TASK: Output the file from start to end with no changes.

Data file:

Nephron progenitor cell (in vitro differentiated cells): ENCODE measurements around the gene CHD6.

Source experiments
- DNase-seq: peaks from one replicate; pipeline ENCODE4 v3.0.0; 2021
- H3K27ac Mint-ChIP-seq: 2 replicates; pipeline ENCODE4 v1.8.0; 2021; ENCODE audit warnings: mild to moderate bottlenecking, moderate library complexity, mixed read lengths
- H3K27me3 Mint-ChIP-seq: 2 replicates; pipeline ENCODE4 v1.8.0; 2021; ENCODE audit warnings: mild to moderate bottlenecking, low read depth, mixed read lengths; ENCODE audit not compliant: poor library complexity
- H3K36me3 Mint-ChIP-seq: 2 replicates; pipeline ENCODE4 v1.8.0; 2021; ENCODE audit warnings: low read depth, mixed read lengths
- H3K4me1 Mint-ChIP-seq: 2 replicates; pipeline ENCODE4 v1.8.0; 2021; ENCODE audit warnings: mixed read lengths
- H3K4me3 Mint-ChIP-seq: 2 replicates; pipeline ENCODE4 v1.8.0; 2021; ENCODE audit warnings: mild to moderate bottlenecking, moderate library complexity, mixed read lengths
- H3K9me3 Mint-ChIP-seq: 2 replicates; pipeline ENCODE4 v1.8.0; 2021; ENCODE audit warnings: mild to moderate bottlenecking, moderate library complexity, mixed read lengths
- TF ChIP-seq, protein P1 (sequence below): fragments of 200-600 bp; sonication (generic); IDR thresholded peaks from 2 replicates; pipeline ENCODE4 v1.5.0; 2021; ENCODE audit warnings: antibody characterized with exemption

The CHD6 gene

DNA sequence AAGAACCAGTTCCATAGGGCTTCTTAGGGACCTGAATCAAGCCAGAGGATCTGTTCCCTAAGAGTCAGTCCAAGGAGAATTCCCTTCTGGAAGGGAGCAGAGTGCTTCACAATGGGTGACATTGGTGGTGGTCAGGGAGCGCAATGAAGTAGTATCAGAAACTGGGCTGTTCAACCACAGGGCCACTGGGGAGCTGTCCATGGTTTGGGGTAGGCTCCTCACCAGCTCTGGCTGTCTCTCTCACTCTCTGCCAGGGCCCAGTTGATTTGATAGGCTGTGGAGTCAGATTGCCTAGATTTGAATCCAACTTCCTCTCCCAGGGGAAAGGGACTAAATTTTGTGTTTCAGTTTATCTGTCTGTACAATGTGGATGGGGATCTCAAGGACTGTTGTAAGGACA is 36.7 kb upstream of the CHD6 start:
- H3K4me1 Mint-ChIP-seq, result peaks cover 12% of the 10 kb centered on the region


Nephron progenitor cell (in vitro differentiated cells): ENCODE measurements around the gene CHD6.

Source experiments
- DNase-seq: peaks from one replicate; pipeline ENCODE4 v3.0.0; 2021
- H3K27ac Mint-ChIP-seq: 2 replicates; pipeline ENCODE4 v1.8.0; 2021; ENCODE audit warnings: mild to moderate bottlenecking, moderate library complexity, mixed read lengths
- H3K27me3 Mint-ChIP-seq: 2 replicates; pipeline ENCODE4 v1.8.0; 2021; ENCODE audit warnings: mild to moderate bottlenecking, low read depth, mixed read lengths; ENCODE audit not compliant: poor library complexity
- H3K36me3 Mint-ChIP-seq: 2 replicates; pipeline ENCODE4 v1.8.0; 2021; ENCODE audit warnings: low read depth, mixed read lengths
- H3K4me1 Mint-ChIP-seq: 2 replicates; pipeline ENCODE4 v1.8.0; 2021; ENCODE audit warnings: mixed read lengths
- H3K4me3 Mint-ChIP-seq: 2 replicates; pipeline ENCODE4 v1.8.0; 2021; ENCODE audit warnings: mild to moderate bottlenecking, moderate library complexity, mixed read lengths
- H3K9me3 Mint-ChIP-seq: 2 replicates; pipeline ENCODE4 v1.8.0; 2021; ENCODE audit warnings: mild to moderate bottlenecking, moderate library complexity, mixed read lengths
- TF ChIP-seq, protein P1 (sequence below): fragments of 200-600 bp; sonication (generic); IDR thresholded peaks from 2 replicates; pipeline ENCODE4 v1.5.0; 2021; ENCODE audit warnings: antibody characterized with exemption

The CHD6 gene

DNA sequence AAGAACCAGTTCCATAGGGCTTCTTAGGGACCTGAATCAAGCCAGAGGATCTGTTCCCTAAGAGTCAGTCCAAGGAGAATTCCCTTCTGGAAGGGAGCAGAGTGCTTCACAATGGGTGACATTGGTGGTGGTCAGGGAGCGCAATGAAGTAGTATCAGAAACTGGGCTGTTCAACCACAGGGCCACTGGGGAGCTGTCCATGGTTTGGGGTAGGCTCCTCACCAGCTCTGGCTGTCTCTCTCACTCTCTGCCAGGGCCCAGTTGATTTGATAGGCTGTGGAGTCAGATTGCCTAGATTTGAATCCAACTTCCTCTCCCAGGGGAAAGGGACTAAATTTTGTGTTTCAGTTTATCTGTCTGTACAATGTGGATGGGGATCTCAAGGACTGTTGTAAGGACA is 36.7 kb upstream of the CHD6 start:
- H3K4me1 Mint-ChIP-seq, result peaks cover 12% of the 10 kb centered on the region